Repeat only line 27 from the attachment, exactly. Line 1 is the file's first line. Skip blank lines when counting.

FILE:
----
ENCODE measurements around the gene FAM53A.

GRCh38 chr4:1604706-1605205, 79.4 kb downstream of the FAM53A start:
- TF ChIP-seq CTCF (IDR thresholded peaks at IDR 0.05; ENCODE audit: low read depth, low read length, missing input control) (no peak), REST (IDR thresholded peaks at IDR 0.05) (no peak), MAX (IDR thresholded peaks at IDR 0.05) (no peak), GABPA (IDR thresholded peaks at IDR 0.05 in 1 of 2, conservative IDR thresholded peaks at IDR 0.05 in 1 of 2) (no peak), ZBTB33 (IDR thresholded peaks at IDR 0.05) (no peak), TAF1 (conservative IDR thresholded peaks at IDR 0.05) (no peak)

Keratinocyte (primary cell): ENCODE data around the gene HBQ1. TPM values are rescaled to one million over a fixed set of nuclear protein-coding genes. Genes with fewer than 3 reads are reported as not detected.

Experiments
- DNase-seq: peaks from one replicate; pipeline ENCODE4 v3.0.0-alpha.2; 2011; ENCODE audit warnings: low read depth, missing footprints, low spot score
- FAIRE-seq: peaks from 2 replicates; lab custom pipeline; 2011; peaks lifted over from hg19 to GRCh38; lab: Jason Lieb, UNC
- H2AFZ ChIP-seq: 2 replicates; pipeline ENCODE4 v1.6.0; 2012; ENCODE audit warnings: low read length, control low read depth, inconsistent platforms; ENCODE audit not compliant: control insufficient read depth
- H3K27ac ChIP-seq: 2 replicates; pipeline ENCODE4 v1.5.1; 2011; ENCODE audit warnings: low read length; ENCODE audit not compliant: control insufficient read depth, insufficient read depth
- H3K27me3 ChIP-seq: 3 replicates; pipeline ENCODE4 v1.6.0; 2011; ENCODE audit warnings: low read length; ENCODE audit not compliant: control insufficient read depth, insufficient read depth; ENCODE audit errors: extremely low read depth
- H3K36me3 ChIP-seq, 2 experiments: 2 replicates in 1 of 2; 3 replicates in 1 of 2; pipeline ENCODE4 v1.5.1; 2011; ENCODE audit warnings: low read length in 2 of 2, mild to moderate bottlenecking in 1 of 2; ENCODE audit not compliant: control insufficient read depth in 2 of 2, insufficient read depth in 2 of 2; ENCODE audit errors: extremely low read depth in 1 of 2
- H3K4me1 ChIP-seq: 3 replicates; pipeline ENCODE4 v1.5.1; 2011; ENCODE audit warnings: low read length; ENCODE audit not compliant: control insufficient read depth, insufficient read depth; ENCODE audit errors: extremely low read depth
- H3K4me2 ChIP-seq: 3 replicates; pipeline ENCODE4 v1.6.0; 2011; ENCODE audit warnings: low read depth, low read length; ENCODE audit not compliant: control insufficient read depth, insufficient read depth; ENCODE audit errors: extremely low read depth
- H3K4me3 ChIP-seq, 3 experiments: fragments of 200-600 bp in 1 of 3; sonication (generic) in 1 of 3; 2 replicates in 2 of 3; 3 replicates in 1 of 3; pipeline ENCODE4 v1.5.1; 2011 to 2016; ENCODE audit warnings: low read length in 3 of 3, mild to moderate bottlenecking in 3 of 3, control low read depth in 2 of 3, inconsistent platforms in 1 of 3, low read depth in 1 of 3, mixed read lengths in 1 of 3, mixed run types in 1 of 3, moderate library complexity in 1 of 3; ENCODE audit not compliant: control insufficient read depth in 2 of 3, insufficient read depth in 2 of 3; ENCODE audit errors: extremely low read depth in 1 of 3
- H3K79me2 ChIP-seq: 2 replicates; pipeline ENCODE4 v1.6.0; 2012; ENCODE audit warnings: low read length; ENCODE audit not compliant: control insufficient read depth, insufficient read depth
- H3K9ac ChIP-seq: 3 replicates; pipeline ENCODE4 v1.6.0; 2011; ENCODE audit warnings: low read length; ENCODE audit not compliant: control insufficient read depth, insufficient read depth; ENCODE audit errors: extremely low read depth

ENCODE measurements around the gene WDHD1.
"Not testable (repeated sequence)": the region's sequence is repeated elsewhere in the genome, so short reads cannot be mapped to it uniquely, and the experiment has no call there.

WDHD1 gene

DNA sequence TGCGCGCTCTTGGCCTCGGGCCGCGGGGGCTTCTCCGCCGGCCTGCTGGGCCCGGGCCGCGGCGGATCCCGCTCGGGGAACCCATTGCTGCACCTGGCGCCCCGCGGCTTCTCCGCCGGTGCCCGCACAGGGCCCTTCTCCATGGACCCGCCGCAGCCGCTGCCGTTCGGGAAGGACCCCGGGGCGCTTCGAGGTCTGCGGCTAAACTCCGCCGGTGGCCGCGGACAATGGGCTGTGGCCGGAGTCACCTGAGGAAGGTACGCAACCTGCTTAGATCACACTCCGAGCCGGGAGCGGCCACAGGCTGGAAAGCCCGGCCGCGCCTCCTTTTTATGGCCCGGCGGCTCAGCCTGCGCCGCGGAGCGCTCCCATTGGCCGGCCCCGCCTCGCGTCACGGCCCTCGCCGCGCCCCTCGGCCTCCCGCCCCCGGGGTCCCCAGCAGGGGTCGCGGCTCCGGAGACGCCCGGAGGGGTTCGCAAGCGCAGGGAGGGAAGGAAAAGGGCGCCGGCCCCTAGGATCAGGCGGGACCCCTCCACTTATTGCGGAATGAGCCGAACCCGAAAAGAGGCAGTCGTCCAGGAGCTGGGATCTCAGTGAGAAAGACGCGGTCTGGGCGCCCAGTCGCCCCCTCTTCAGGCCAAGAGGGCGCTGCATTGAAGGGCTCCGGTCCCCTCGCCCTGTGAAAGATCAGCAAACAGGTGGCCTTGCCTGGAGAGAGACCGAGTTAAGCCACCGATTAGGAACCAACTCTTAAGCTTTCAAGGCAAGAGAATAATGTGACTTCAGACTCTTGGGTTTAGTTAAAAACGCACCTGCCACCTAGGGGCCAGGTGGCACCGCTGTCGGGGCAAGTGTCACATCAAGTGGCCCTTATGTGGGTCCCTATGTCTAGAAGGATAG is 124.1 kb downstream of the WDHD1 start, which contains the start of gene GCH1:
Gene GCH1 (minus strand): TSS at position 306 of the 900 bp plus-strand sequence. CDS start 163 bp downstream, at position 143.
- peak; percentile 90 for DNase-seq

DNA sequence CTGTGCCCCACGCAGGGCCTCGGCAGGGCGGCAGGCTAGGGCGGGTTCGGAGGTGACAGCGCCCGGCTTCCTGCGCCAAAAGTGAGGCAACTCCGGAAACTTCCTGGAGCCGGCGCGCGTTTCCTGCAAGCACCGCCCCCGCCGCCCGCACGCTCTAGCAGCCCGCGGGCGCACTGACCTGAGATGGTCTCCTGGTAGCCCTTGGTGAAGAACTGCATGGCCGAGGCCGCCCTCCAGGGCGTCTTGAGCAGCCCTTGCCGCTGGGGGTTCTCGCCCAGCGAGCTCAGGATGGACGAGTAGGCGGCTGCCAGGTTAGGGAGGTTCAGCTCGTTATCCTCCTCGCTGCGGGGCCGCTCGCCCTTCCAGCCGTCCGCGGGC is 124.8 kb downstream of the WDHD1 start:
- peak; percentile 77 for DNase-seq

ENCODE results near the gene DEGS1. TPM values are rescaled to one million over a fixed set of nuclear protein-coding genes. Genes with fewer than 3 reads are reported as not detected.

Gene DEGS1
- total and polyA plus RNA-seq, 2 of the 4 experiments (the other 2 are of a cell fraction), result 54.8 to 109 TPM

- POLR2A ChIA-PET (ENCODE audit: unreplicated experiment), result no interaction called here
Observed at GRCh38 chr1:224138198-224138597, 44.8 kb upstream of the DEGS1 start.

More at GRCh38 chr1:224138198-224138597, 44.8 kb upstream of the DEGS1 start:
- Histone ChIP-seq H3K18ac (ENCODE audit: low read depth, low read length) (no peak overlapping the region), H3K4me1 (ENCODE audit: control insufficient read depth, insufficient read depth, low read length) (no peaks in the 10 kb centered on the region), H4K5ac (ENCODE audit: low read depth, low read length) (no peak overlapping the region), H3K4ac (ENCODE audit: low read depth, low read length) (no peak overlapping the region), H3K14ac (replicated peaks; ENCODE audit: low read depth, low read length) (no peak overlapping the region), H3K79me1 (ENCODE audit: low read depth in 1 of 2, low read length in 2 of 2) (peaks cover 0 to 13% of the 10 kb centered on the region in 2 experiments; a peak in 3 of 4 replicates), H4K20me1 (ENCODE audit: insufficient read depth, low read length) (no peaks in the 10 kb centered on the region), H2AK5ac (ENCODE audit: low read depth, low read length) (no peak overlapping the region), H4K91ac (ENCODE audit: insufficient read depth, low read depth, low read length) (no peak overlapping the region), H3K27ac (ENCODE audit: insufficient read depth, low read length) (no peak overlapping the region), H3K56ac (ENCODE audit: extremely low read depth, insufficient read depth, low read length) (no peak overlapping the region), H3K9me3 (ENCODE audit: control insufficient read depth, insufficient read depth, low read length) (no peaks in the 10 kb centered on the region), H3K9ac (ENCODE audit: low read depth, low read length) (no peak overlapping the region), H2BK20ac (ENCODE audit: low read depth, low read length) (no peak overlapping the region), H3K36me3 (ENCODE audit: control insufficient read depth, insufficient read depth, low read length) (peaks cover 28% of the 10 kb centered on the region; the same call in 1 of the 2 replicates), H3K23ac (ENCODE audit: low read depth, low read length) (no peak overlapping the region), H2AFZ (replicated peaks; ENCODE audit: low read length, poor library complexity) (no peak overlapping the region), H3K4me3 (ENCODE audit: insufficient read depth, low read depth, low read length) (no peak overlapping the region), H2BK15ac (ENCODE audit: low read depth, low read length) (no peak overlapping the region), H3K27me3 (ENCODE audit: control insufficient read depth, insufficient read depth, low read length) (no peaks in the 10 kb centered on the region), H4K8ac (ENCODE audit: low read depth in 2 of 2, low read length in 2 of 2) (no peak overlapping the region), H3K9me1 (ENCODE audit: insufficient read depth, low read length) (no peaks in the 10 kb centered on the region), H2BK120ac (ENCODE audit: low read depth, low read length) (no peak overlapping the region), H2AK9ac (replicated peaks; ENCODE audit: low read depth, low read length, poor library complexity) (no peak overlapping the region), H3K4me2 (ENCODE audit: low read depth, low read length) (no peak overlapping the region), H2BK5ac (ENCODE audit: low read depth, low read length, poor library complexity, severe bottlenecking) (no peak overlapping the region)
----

- total and polyA plus RNA-seq, 2 of the 4 experiments (the other 2 are of a cell fraction), result 54.8 to 109 TPM